Beyond self-report in doping : validating declared substance use in sport with hair sample analysis

Aidman, E., Petroczi, A., Hussain, I., Deshmukh, N., Nepusz, T., Uvacsek, M., Toth, M., Barker, J. and Naughton, D. (2010) Beyond self-report in doping : validating declared substance use in sport with hair sample analysis. In: 2010 ASICS Conference of Science and Medicine in Sport : Hot Topics in the Tropics; 03 - 06 Nov 2010, Australia. (Unpublished)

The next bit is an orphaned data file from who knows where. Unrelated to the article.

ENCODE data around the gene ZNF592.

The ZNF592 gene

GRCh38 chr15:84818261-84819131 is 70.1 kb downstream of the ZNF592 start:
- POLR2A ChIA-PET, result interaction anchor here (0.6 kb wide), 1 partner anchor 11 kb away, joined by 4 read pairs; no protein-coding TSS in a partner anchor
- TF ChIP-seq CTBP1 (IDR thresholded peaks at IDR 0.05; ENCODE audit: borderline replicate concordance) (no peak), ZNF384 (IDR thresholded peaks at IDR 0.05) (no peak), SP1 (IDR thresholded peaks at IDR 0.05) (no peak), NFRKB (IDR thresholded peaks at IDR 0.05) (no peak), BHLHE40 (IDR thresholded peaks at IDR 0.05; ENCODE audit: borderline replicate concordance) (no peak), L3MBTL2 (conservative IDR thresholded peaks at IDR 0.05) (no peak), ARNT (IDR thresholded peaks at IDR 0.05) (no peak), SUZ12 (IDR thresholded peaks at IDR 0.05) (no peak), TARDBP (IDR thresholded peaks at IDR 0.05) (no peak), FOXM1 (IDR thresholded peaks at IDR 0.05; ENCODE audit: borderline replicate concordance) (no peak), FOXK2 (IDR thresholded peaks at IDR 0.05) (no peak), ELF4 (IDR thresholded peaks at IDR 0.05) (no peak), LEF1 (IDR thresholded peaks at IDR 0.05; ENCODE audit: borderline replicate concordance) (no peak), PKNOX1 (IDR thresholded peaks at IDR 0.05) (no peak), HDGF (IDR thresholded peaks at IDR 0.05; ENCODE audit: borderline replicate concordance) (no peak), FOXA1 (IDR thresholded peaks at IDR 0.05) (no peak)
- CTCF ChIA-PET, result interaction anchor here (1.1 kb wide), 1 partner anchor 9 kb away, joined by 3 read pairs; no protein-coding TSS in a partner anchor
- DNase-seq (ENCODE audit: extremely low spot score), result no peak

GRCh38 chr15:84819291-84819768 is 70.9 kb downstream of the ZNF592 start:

Background: Studies of psychoactive drug use indicate that self-reporting is characterised by under-reporting. Self-reporting of doping practices is likely to be equally under-estimating – if not more so. This calls for more sophisticated methods for such estimation and for independent, objective validation of its results. The aims of this study were: (i) to contrast self-reported doping use with objective results from chemical hair analysis and (ii) to investigate the influence of the discrepancy on doping attitudes, social projection, descriptive norms and perceived pressure to use doping. Method: A doping attitudes questionnaire (Petroczi & Aidman, 2009) was combined with a response latency-based implicit association test (Petroczi, Aidman & Nepusz, 2009) and hair sample analysis for key doping substances in 14 athletes selected from a larger sample (N = 82) to form contrast comparison groups. Results: Patterns of group differences in social projection, explicit attitude about and perceived pressure to use doping, vary depending on whether the user and non-user groups are defined by self-report or objectively verified through hair analysis. Thus, self-confessed users scored higher on social projection, explicit attitude to doping and perceived pressure. However, when a doping substance was detected in the hair of an athlete who denied doping use, their self-report evidenced extreme social desirability (negative attitude, low projection and low perceived pressure) and contrasted sharply with a more positive estimate of their implicit doping attitude. Conclusions: Hair sample analysis for performance enhancing substances has shown considerable potential in validating athletes’ doping attitude estimations and admissions of use. Results not only confirm the need for improved self-report methodology for future research in socially-sensitive domains but also indicate where the improvements are likely to come from: as chemical validation remains expensive, a more realistic promise for large scale studies and online data collection efforts is held by measures of implicit social cognition.

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